The culture of political correctness has grown rapidly in recent years. Progressives argue that we can create a more inclusive and loving society by avoiding the language of division. However, as evidenced by the current presidential campaign, there is an extensive backlash against political correctness, with detractors asserting that it suppresses history and the constitutional right to free speech.

The argument could go on ad infinitum, for both sides have valid points. However, before the sabers are drawn, does anyone really know what it means to be “politically correct?” We each have an approximate definition: using language or behaving in a manner that is inoffensive to a particular group. But that does not address the political component of political correctness. In the overwhelming majority of cases, is there some sort of agenda or hidden motivation behind being “politically correct”? Or are they just being “politically correct” because they want to be as inclusive as possible?

I believe the phrase “political correctness” is a misnomer which generates mistrust. While this might not seem like a significant problem, politics is one of the most divisive subjects in the United States, and the way we define a term changes how it is perceived. If we are going to call something political, it had better be political. Otherwise, it is in our best interests to steer clear of unnecessarily biased vernacular.

Why is political correctness, in fact, apolitical and nothing more than common civility? Words, actions and expressions develop organically over time. For example, “condescending” at one point meant that a person had an uncanny ability to speak to those in a lower social class. But if I called someone condescending today, it would not be meant or viewed as a compliment.

When we call something “politically correct,” we prejudice its reception by obscuring the natural evolution of language and symbols. Innocuous euphemisms come to be seen as artificial constructs and products of a political agenda, which must either be accepted or rejected. This is why last year’s debate over Halloween costumes took on such an outsized significance.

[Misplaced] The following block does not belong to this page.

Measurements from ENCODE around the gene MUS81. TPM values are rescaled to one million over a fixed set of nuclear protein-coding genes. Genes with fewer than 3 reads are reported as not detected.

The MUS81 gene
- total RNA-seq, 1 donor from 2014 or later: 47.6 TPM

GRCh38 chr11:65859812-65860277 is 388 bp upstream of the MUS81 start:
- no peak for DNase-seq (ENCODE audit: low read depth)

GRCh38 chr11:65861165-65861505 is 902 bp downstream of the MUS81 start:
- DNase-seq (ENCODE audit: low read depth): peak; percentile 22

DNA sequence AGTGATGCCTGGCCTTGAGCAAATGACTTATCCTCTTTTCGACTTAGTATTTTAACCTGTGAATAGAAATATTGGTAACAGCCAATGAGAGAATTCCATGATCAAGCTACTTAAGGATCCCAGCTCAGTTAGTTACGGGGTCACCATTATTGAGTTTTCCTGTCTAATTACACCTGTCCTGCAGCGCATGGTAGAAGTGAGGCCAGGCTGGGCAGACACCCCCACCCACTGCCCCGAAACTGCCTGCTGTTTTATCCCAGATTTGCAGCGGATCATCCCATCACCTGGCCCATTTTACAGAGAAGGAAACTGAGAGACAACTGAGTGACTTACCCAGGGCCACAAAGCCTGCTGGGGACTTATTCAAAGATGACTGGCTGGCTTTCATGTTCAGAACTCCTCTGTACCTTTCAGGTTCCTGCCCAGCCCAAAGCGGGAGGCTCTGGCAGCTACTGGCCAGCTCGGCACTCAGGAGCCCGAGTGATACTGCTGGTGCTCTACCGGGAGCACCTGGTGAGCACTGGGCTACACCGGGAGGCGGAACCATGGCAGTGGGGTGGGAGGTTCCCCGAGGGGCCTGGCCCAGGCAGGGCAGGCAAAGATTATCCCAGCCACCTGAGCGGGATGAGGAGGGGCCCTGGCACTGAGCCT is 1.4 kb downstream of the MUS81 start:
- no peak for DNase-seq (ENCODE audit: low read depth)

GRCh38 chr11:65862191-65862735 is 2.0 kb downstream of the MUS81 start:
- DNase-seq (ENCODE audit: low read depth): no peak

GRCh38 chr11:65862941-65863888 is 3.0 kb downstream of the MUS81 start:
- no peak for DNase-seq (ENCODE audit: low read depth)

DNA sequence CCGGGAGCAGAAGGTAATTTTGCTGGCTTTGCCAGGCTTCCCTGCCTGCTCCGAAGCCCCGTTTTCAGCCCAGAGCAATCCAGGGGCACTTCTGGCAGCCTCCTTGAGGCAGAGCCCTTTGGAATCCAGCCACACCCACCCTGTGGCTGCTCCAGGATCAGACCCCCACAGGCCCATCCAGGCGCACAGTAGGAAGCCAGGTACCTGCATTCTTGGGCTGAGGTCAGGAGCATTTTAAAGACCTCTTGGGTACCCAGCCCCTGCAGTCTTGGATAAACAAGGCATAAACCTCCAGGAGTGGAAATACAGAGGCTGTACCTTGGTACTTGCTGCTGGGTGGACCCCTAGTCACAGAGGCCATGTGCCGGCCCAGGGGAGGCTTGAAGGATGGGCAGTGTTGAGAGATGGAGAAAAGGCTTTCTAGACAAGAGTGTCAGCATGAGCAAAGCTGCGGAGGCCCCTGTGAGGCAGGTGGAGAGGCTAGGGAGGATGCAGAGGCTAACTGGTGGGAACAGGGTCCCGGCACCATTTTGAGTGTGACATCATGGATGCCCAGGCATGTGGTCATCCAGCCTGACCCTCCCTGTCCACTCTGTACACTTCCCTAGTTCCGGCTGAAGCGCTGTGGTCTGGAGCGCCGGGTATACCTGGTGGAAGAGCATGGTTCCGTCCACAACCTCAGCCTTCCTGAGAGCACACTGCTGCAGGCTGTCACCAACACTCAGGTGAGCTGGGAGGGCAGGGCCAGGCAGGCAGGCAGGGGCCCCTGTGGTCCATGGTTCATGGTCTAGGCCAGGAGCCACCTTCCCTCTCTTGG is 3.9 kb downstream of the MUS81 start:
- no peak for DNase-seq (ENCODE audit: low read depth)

Understandably, people might be resistant to unnecessary and hasty changes in language and culture. But we must be malleable to natural developments in the way vocabulary is deployed. Otherwise, our understanding of these changes come to be warped and distorted, generating fear and anxiety. For this reason, we should do away with the phrase “political correctness.”

If we are not going to use the term “politically correct,” how should we conceive of attempts to promote inclusion through language? I do not have an ingenious phrase, but we do have an old rubric: courtesy and civility. By depoliticizing these forms of speech, we reveal the true definition of, and intention behind, mindfulness in our use of language. Far from being a newfangled phenomenon, what is now referred to as “political correctness” is nothing more than a manifestation of the age-old biblical Golden Rule: “Love your neighbor as you love thyself.”

As a wheelchair user, I do not want to be called a cripple, so why would I refer to anyone else with a demeaning term? Admittedly, that terminology might have been acceptable at some point in time. But times have changed, and we should evolve with them.

The purpose of this piece is not to defend one side or another in the ongoing culture wars. My aim is to reframe the way we discuss “political correctness,” which has generated destructive partnerships and led one side to feel alienated and the other silenced.

Everyone should step back for a moment and realize that “political correctness,” for the most part, is not necessarily “political” at all. There is no hidden agenda. Our imprecise label for the concept has made it pejorative: It is nothing more than treating people with the dignity and respect every human being deserves.

There is no conflict with free speech or a diversity of ideas and political correctness: Only when we realize that can we promote truly free and open discourse.

Ben Nadolsky is a junior in Saybrook College. Contact him at benjamin.nadolsky@yale.edu .